When it comes to cravings, be it food or fashion, one author dove in head first to better understand how human behaviors are taken advantage of by a variety of industries in the modern world.
In "Scarcity Brain: Fix Your Craving Mindset and Rewire Your Habits to Thrive with Enough," Michael Easter suggests a three-part behavior loop, amplified in our contemporary environments, that feeds our interest and desires and answers the question: Why do we always seem to crave more?
Easter says it would serve us better to find a way to live with enough, which could lead to making better choices with food as much as it could help maintain a better relationship with social media.
"We have an abundance of all these things that we are designed to crave, and we have no rails on these things," he told ABC News. "Everyone knows that everything is fine in moderation. Well, why can't we moderate?"
Easter explained that people today, living an easy life -- all things considered -- are still wired to behave like our ancient ancestors.
"The thing that I uncovered, is this idea of the scarcity loop -- a three-part behavior loop that evolved naturally in the human brain to help us find food in the past, but it's now being engineered and co-opted by different industries," he said. "It's got opportunity, unpredictable rewards, and quick repeatability."
He suggests thinking of the scarcity loop like a slot machine; there's an opportunity to win money, an unpredictable reward and the chance to play repeatedly.
"It's what makes social media work... It's in dating apps... And it's even in the food system," he said.
"In the past, food was scarce and hard to find. It made sense to overeat calorie dense food if you had the opportunity. I mean, that was a life saving thing," Easter explained. "In our modern environment, it doesn't make as much sense."
To better understand how some people have hacked their scarcity brains, Easter says he traveled the world and went deep into the Amazon to spend time with the Tsimane tribe.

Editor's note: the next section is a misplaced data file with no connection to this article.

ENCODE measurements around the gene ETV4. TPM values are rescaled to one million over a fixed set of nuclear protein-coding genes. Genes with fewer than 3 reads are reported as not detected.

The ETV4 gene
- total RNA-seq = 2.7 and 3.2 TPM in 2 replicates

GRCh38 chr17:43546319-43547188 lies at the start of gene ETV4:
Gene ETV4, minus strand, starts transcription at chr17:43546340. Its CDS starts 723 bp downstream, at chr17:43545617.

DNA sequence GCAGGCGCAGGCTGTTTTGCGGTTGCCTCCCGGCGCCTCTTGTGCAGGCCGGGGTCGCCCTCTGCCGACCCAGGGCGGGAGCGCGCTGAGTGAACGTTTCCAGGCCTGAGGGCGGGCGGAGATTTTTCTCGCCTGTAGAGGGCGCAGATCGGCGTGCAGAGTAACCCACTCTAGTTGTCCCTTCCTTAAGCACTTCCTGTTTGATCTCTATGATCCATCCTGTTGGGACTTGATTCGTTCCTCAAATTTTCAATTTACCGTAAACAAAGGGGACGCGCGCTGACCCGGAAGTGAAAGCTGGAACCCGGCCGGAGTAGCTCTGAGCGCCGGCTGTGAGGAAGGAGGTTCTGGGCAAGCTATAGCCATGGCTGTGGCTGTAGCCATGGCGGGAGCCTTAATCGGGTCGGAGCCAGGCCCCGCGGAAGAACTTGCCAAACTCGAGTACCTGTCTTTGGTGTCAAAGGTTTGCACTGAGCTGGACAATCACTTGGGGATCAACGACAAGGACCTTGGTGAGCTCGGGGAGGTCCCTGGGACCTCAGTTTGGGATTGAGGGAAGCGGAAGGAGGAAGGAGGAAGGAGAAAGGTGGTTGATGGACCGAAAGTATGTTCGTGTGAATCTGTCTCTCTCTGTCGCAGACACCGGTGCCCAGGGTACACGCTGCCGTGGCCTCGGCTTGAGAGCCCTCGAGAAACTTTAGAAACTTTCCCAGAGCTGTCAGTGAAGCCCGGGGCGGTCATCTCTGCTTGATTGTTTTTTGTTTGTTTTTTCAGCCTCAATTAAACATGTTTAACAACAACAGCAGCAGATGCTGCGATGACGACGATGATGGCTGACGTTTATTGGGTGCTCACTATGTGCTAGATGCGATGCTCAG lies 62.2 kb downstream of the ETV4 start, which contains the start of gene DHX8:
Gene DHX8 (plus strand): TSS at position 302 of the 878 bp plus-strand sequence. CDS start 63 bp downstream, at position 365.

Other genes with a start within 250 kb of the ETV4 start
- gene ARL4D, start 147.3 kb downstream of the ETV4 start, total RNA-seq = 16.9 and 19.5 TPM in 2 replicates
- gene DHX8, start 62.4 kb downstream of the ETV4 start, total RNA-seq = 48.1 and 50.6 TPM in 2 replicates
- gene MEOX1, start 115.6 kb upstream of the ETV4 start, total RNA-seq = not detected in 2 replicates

"What kills modern people is heart disease," he said. "And this tribe in the Amazon, they don't get heart disease -- it all tracks back to what they eat."
A 2017 study published in The Lancet, showed that the Tsimane had the lowest levels of coronary heart disease reported to date, as of time of publication.
Easter decided to adopt the diet of single ingredient foods to test out the healthier way of eating.
"Eggs and oatmeal in the morning, I would have maybe a sweet potato and some fish at lunch with a little bit of vegetables. And then for dinner, I would have rice and some other type of meat with some vegetables," he recalled. "It was a little bit boring, but I definitely started losing weight."
He continued, "What seems to be powerful about foods with one ingredient is that they're more nutrient dense, and we eat less of them compared to junk food."
While it may be difficult physically or financially to eat exactly like the Tsimane tribe consistently, Easter found that even a conscious effort could help people get out of the loop.
"If you want to improve your life and get out of bad habits, you're going to have to do a little bit of work," he said. "But the reward on the end of that, I think, is very well worth it."
Research has shown the heart health benefits of eating balanced meals and whole foods instead of processed food.
It’s important for people to talk to their doctor before making changes to their diet, especially if they have underling health conditions such as heart disease or take prescription medications.